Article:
featured Khareem Sudlow

The Watch Snob Offers Advice to a Quinquagenarian

August 01, 2019DMT.NEWS

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Watch Snob on Independent Watchmaking and a Big Birthday

A Tale of Two Horologists

I am writing to you to gain perspective on two watchmakers: Paul Gerber and Antoine Preziuso. What do you think about their work? Are the entry level models (under $10,000) worth going after for a purist? For example, Paul Gerber's Retro Twin, or Pilot 42, or say, Preziuso's Dual Time or say Roger Dubuis's Golden Square?

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I’m not quite sure how Roger Dubuis snuck in there, but let me first address your queries about Mr. Gerber and Mr. Preziuso. Both are highly respected and highly respectable watchmakers and both are members of the prestigious Academie Horlogere des Createurs Independants (better known by its acronym, the AHCI). They both have been members for many, many years, and their work is very good indeed, albeit they approach watchmaking from very different directions.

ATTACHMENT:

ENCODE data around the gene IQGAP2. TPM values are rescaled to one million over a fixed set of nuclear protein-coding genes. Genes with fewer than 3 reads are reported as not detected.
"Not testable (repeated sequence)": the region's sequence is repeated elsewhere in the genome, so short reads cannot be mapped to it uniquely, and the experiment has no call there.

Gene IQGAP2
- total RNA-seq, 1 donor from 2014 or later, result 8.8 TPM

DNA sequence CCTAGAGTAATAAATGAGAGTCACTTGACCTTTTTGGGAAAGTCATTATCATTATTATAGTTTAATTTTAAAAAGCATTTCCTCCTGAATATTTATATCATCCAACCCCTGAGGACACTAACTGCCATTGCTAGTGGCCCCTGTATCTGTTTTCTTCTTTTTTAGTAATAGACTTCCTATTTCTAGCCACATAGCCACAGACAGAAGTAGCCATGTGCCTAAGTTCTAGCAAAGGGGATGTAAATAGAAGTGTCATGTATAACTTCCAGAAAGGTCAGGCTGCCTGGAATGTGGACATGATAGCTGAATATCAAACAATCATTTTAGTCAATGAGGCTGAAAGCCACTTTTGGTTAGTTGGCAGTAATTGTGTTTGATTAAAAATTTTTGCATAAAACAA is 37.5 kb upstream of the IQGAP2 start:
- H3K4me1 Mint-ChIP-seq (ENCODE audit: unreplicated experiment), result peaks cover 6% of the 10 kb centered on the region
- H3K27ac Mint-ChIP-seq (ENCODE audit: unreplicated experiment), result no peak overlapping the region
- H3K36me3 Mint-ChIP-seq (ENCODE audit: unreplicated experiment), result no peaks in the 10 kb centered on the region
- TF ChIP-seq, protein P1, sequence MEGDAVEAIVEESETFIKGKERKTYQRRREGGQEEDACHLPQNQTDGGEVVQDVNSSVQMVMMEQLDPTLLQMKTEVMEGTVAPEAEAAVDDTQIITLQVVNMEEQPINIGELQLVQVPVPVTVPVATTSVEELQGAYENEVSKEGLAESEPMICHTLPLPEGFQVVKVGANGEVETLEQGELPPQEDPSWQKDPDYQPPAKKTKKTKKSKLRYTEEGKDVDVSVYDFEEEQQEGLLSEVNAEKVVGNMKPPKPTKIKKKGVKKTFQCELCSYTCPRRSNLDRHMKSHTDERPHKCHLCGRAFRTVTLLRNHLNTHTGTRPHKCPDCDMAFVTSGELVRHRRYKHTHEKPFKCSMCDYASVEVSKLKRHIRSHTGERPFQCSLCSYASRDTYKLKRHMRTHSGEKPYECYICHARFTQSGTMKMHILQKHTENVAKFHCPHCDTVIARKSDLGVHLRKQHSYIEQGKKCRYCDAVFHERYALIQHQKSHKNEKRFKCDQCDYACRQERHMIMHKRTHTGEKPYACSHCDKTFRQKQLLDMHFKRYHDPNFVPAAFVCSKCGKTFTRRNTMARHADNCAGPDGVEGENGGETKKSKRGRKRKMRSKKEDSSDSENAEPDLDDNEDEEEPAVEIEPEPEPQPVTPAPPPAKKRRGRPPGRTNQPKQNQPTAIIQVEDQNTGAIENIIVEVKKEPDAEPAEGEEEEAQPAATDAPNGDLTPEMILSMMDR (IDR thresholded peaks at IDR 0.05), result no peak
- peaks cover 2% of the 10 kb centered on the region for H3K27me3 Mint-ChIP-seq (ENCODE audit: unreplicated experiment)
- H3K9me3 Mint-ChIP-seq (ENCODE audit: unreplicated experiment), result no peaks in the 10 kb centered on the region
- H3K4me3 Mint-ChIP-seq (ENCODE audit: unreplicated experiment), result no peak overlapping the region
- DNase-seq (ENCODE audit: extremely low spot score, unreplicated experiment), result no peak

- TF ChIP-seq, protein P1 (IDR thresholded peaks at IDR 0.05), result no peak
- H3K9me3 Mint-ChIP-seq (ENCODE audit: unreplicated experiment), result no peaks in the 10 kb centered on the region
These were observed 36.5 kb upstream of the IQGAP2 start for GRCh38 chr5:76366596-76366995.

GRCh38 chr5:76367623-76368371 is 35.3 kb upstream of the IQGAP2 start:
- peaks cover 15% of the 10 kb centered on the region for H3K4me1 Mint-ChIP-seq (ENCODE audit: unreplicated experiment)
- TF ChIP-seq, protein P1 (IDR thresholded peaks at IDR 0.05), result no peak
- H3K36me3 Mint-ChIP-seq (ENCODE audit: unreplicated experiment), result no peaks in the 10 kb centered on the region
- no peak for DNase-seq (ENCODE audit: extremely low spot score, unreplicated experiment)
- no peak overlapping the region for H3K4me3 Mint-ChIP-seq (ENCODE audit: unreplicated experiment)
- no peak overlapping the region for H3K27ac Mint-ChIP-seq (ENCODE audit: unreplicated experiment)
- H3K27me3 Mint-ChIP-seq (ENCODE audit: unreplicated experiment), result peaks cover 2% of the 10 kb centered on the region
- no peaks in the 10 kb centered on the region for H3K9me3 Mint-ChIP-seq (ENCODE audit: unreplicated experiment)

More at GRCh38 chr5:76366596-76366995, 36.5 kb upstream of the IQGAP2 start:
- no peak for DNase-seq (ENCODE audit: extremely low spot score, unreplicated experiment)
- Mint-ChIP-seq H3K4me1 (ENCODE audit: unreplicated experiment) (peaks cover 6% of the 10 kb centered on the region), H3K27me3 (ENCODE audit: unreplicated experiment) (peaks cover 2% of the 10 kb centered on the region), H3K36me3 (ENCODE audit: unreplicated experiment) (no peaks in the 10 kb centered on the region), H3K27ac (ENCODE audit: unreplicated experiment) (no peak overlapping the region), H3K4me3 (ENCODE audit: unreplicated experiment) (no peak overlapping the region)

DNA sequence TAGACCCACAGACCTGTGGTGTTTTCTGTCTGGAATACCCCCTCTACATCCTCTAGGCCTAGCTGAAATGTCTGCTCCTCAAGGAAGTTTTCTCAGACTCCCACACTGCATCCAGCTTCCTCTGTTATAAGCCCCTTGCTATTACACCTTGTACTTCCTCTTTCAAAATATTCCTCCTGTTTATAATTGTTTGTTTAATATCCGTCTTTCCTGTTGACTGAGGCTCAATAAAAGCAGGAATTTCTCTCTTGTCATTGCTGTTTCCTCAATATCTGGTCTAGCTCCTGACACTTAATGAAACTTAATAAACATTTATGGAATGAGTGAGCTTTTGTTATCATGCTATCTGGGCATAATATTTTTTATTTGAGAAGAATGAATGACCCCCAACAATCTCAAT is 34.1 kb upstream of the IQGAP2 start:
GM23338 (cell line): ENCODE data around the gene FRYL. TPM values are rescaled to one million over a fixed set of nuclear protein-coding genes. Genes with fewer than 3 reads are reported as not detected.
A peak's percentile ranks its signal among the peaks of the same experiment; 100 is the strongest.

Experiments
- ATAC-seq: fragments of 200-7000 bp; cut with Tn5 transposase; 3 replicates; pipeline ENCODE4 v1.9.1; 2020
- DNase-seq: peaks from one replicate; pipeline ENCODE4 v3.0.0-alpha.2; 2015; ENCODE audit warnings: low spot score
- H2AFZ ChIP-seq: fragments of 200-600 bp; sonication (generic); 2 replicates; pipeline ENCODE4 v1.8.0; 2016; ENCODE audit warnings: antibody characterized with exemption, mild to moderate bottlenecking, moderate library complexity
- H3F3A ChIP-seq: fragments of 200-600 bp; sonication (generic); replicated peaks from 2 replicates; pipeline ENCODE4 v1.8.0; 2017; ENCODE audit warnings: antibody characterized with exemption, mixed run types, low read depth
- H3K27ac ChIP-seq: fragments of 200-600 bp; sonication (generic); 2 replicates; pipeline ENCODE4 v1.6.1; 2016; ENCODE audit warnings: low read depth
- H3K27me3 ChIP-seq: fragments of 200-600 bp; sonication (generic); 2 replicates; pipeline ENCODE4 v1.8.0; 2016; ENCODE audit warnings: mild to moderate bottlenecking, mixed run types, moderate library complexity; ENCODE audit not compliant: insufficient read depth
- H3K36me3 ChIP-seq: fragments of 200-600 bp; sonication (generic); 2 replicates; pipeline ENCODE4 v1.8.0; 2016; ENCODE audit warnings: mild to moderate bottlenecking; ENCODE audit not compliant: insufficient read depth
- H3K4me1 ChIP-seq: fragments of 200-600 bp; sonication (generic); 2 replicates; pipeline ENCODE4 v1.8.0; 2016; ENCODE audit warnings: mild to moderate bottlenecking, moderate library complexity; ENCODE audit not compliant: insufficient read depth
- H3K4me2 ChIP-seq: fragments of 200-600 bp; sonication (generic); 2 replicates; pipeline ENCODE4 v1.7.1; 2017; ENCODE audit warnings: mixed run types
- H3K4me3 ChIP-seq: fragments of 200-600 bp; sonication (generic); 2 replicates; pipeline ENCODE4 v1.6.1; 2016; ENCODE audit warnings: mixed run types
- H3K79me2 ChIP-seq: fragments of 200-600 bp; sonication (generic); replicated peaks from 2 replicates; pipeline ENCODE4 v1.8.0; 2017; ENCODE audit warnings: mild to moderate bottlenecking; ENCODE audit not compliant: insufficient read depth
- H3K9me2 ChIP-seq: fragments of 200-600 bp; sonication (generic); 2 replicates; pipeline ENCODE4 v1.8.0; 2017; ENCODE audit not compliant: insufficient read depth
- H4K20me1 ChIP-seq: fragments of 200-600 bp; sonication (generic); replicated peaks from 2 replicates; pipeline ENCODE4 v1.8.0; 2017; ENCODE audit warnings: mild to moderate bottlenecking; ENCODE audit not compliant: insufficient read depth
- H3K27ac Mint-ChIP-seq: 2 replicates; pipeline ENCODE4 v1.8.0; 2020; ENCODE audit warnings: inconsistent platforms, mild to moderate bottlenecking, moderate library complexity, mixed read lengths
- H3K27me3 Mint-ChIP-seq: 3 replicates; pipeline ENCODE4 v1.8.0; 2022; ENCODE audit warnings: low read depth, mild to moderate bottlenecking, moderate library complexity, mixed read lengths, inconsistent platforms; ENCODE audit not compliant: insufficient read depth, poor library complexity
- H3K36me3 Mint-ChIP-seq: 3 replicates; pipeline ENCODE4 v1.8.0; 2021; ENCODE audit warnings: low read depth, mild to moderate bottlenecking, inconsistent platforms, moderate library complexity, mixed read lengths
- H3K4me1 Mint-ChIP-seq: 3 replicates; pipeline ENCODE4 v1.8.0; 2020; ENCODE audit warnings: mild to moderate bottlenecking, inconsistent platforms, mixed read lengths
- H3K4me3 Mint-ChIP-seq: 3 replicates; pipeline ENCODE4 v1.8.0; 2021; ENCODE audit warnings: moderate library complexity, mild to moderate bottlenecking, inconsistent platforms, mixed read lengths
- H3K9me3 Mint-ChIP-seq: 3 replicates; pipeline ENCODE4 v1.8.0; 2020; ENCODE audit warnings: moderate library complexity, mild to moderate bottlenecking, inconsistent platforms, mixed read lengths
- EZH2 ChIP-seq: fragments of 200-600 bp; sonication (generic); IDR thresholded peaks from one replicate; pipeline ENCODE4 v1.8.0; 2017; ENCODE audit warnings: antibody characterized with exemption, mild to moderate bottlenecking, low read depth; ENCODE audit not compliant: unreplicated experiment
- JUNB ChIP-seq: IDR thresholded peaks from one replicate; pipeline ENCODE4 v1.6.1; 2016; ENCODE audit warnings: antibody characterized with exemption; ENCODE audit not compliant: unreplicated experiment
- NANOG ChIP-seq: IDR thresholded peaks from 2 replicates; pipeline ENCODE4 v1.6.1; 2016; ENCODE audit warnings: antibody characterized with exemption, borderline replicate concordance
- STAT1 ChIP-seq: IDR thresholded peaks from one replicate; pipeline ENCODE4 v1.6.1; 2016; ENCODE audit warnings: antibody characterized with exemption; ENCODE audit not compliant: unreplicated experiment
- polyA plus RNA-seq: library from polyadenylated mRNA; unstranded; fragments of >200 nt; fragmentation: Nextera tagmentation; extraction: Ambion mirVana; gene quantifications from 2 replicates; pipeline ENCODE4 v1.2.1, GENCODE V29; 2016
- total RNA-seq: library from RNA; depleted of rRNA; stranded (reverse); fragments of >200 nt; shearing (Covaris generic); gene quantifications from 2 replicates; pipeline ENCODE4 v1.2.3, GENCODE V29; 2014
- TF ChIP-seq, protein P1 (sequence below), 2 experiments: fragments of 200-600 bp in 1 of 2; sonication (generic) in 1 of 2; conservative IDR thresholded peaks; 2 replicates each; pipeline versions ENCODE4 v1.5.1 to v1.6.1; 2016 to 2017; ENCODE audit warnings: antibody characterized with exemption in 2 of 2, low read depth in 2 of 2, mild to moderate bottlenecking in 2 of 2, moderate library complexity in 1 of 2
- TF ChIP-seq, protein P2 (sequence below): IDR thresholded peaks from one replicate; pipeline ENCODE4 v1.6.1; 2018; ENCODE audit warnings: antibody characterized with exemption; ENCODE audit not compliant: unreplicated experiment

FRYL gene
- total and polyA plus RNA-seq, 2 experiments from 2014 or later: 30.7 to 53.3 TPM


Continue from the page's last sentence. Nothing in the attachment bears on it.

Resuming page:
These days the efforts of Mr. Preziuso seem devoted to creating extremely expensive, often highly jeweled tourbillon watches; he makes what you might call smaller pieces as well but his tastes seem to range even in his simplest pieces, rather more to the baroque than not. His work is of very high quality mind you, but certainly his extremely baroque versions of, for instance, Concepto manufactured tourbillons require a prospective owner to have a taste for the elaborate, not to say the melodramatic.

Gerber’s work is much more — well, one wants to say sedate, in comparison with Peziuso’s work although it is perhaps not so much downright sedate as it is comparatively less violently florid. Of the two, I personally find Gerber’s work much more appealing; I struggle to see myself wearing most of Preziuso’s watches on a daily basis and I have no such issue with Gerber’s designs. The Retro Twin watches are I think quite delightful as well as being very nostalgically appealing if like the Snob you are a Gentleman of a Certain Age, and he has done much work in the past which I found very appealing as well. In fact one of my very favorite moonphase watches from anyone is made by Mr. Gerber; it is his reference 336, which in addition to having a very lovely spherical moonphase, has a most interesting escapement – a variation on the lever, invented by Gerber.